Interns Abroad

By Lauren

Christina and I are translation students from the University of Ottawa finishing up our final credit by completing a translation internship. It doesn’t have to be abroad, but we chose to sit in an office in Costa Rica instead of Ottawa. We’re here for three months (only 2 weeks left!) and work Monday to Friday and travel around on weekends.

For anyone (probably just my mom) who’s curious about what we get up to during weekdays when we’re not surfing or exploring waterfalls, here’s a little breakdown of our life here.

581061_4775047868569_1356659014_nBackyard view

We are interns at a translation agency that translates texts in a wide variety of languages and subject matter. Our office is a strange little bungalow that has a kickass backyard and mango tree with a gorgeous view of the mountains.

935386_4761574771750_369008646_nWhat we usually get up to instead

We live in the city of San Jose, which is in the central valley of Costa Rica and about 2 hours from the coast on either side. Our house is in the San Pedro area, which is where the University of Costa Rica is located (a gorgeous campus inside of a rainforest). We have a 40-minute train commute to Sabana Oeste, which is where our work is (there’s not much to do there). The train is ridiculous—it could take an entire blog post all on its own. It’s incredibly loud, slow, and busy. The city got rid of their train system awhile back, and then recently reintroduced it again so people aren’t used to it anymore and regularly crash into it as it passes by.

We live in a giant, chaotic house with 12 people. Almost all of them are French, except for two Costa Ricans, which means that at all times the house is buzzing with three different languages. The house is all linoleum and wood ceilings, it’s pretty cool. Unfortunately, there’s almost never any hot water left and fridge space is minimal. Rent is only $250 a month though, so we deal. The house is close to Calle Amargura, a lively street full of bars and restaurants and students skipping class. We also live close to Mall San Pedro, which is less like a mall and more like an overflowing collection of things you will never need. There are 4 claustrophobic floors of tiny clothing stores that sell skimpy, ridiculously overpriced clothes and in the centre of all the stores are strange booths that sell everything under the sun, including costume jewellery, phone cases, and comic books.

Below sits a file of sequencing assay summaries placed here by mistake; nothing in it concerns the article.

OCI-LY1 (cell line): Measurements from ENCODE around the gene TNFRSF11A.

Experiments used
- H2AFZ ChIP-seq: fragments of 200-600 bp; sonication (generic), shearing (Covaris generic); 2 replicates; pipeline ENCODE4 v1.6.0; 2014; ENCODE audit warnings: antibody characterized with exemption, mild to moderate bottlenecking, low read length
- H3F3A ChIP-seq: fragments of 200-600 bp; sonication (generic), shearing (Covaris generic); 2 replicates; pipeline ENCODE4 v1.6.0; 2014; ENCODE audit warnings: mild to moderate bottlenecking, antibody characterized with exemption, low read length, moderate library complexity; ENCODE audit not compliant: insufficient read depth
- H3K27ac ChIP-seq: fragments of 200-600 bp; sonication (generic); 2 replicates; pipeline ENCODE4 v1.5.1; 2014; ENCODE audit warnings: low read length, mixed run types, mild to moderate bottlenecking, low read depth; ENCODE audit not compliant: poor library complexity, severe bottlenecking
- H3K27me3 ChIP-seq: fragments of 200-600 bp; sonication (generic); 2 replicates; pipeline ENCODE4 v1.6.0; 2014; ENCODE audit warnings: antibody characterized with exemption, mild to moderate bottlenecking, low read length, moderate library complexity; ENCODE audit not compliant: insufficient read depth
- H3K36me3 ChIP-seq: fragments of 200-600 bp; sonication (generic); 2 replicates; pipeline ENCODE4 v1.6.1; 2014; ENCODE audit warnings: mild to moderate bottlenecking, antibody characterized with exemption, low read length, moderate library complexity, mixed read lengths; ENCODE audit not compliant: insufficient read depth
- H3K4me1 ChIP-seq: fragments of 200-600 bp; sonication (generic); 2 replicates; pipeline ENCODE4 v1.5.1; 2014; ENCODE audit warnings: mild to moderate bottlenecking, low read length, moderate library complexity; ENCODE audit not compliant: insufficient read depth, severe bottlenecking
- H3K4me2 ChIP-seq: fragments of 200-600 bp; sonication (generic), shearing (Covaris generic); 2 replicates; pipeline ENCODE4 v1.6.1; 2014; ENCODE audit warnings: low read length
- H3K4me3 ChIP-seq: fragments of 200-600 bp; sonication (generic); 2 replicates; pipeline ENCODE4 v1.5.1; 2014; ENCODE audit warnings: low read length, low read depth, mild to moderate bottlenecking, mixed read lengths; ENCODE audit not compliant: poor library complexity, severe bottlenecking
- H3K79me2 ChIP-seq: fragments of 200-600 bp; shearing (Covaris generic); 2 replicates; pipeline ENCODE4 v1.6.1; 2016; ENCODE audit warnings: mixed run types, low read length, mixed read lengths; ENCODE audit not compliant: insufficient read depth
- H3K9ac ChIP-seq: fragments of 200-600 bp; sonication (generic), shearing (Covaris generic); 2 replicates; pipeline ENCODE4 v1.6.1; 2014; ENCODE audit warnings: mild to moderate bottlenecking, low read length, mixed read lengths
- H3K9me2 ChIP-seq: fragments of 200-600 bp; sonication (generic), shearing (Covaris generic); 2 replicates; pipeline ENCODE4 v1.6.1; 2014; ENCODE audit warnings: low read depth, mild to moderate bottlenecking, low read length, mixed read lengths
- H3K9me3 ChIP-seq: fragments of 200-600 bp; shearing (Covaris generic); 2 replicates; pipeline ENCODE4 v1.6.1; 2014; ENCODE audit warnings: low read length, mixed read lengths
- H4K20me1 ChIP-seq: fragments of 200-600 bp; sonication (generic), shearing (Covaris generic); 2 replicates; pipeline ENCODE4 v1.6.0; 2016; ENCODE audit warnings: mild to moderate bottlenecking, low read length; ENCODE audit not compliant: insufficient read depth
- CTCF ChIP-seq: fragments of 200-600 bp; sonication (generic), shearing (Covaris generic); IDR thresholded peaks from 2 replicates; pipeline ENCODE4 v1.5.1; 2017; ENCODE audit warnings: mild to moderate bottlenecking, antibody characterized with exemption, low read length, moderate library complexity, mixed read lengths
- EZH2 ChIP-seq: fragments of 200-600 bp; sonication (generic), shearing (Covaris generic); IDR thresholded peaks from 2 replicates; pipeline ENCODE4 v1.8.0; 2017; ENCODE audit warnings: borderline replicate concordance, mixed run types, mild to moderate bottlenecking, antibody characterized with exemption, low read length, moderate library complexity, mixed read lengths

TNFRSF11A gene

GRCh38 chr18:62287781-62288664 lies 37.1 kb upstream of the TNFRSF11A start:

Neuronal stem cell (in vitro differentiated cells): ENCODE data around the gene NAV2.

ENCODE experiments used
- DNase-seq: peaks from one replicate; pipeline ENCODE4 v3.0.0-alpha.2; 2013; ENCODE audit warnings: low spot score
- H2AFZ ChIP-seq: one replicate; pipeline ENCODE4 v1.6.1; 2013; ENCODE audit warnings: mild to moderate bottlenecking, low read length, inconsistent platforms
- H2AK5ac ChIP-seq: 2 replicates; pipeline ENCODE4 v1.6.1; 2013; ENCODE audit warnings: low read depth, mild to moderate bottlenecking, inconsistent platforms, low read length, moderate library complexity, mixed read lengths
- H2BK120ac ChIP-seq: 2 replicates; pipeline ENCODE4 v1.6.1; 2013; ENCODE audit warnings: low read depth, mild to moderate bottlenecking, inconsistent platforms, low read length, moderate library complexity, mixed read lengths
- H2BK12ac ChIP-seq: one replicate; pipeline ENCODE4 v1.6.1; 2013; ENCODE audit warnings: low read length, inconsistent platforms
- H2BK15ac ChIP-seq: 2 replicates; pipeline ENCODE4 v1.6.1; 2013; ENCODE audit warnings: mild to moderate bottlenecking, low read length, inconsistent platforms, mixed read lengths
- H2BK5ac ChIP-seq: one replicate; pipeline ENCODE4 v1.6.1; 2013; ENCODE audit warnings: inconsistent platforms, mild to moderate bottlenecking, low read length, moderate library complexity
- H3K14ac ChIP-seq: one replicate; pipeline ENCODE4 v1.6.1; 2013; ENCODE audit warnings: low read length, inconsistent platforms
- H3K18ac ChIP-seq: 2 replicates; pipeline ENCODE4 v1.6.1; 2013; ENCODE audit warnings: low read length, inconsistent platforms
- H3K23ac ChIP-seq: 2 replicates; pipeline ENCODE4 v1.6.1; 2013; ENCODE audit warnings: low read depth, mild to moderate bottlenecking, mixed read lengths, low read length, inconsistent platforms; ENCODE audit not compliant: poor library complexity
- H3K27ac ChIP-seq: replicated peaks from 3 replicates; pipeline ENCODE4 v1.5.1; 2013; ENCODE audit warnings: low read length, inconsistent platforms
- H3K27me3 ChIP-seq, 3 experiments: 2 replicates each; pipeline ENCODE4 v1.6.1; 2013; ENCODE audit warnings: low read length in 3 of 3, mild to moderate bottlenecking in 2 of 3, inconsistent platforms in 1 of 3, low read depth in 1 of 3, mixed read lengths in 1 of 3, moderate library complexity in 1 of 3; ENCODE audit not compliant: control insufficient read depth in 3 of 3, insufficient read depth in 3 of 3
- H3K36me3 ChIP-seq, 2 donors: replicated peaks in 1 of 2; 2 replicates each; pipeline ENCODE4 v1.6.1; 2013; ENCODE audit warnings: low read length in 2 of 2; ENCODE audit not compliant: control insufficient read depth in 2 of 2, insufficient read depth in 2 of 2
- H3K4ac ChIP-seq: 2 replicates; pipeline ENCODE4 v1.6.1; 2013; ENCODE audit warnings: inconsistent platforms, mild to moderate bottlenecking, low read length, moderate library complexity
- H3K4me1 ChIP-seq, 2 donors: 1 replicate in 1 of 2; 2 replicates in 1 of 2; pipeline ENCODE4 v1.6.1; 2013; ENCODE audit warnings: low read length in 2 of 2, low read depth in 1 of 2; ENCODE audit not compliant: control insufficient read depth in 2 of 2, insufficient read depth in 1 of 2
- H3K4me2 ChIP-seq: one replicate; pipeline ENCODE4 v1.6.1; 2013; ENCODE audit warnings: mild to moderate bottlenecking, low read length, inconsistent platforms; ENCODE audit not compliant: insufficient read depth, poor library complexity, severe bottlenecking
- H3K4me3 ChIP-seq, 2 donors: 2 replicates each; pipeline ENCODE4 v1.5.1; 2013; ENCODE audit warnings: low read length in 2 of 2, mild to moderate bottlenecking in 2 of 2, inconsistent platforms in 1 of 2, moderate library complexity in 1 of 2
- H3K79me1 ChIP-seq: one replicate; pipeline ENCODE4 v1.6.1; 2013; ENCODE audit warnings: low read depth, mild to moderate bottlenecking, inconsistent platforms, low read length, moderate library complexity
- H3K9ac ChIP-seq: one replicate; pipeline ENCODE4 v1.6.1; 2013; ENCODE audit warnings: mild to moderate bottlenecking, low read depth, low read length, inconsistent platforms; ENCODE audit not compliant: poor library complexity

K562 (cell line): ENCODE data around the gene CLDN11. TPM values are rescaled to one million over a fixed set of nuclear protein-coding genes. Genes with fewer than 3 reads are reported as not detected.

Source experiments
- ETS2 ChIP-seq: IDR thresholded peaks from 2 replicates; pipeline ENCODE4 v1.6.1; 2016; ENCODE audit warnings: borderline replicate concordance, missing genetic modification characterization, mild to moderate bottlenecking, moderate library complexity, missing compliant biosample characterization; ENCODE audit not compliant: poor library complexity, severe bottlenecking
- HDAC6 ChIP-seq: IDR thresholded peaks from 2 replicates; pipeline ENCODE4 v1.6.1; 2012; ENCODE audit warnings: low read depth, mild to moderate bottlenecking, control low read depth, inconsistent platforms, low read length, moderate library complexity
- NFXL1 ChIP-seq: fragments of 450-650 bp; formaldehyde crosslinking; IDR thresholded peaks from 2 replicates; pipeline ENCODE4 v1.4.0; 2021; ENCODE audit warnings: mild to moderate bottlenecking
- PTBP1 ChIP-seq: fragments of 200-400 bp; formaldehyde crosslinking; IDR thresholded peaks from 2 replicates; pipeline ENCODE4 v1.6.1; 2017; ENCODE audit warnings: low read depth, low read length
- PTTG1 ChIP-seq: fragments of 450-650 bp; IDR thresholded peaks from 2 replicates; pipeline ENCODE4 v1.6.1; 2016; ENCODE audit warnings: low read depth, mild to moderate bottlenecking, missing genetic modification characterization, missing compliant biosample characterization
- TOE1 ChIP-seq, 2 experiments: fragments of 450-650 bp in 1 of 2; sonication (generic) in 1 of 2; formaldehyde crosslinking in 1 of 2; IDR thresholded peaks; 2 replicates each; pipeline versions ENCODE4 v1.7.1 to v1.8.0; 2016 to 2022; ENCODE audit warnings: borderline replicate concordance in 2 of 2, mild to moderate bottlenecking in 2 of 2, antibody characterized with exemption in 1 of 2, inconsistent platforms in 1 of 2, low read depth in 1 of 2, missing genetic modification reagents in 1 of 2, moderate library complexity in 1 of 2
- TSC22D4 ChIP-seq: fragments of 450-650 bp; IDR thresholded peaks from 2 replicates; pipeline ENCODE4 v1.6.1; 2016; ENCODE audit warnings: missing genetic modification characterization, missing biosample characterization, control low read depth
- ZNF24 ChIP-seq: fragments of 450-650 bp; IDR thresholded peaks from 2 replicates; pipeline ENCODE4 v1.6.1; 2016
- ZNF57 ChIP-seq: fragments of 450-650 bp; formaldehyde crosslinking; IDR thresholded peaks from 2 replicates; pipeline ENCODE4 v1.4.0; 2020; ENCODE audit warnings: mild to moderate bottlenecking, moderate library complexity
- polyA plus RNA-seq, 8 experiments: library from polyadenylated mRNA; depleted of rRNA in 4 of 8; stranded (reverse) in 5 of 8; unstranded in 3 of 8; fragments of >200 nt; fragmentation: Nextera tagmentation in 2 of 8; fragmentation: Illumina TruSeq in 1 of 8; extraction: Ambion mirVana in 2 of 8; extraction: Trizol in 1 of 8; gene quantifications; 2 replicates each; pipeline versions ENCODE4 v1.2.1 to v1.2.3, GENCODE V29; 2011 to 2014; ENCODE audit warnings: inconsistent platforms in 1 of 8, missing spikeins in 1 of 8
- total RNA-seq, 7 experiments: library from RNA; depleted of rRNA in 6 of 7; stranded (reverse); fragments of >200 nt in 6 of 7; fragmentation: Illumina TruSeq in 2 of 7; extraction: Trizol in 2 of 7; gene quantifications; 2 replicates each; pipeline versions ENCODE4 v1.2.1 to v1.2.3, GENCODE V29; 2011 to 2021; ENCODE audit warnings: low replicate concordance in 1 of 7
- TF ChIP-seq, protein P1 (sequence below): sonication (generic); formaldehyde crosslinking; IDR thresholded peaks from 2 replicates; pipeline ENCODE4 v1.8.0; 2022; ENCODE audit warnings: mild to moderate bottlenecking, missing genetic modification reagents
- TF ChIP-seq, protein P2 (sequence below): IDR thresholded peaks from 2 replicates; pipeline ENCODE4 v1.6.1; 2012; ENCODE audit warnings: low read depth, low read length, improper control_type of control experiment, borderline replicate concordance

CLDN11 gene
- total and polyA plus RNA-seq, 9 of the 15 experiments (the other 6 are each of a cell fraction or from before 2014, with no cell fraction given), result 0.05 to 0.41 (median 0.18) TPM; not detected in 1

Our neighbourhood is relatively safe, despite a flasher that passed through a few weeks ago. We have a little security guard that sits in a booth at the end of the street whose job apparently is to guard us from said flasher, but instead is usually just on his iPhone. Every house has an intense gate/fence system and bars on the windows, and even barbed wire. At first it seemed like an eyesore, but it turns out they’re pretty necessary because theft is pretty common in the city and the police are few and far between.

We arrived to Costa Rica at the beginning of May, which is right when the rainy season started (terrible timing). Costa Rica has two seasons: the dry season (summer) and the rainy season (winter). The rainy season is kind of cool because every day it is beautiful and sunny and hot until about noon when, out of nowhere, the clouds gather and it pours and thunders. The coast is a little different though, and the weather is a lot more unpredictable. Some days it can be absolutely gorgeous and sunny all day, and others rain and shine off and on. We have somehow managed to get slight tans (or in my case, burn repeatedly) but for some reason, even when it’s scorching hot and sunny the locals still wear long-sleeved shirts and pants. Our first few days here we stood out so much with our optimistic shorts and tank tops.

So that pretty much sums up our little home away from home!

In other news…TGIF

947342_4775085629513_1871456598_nWalking to work

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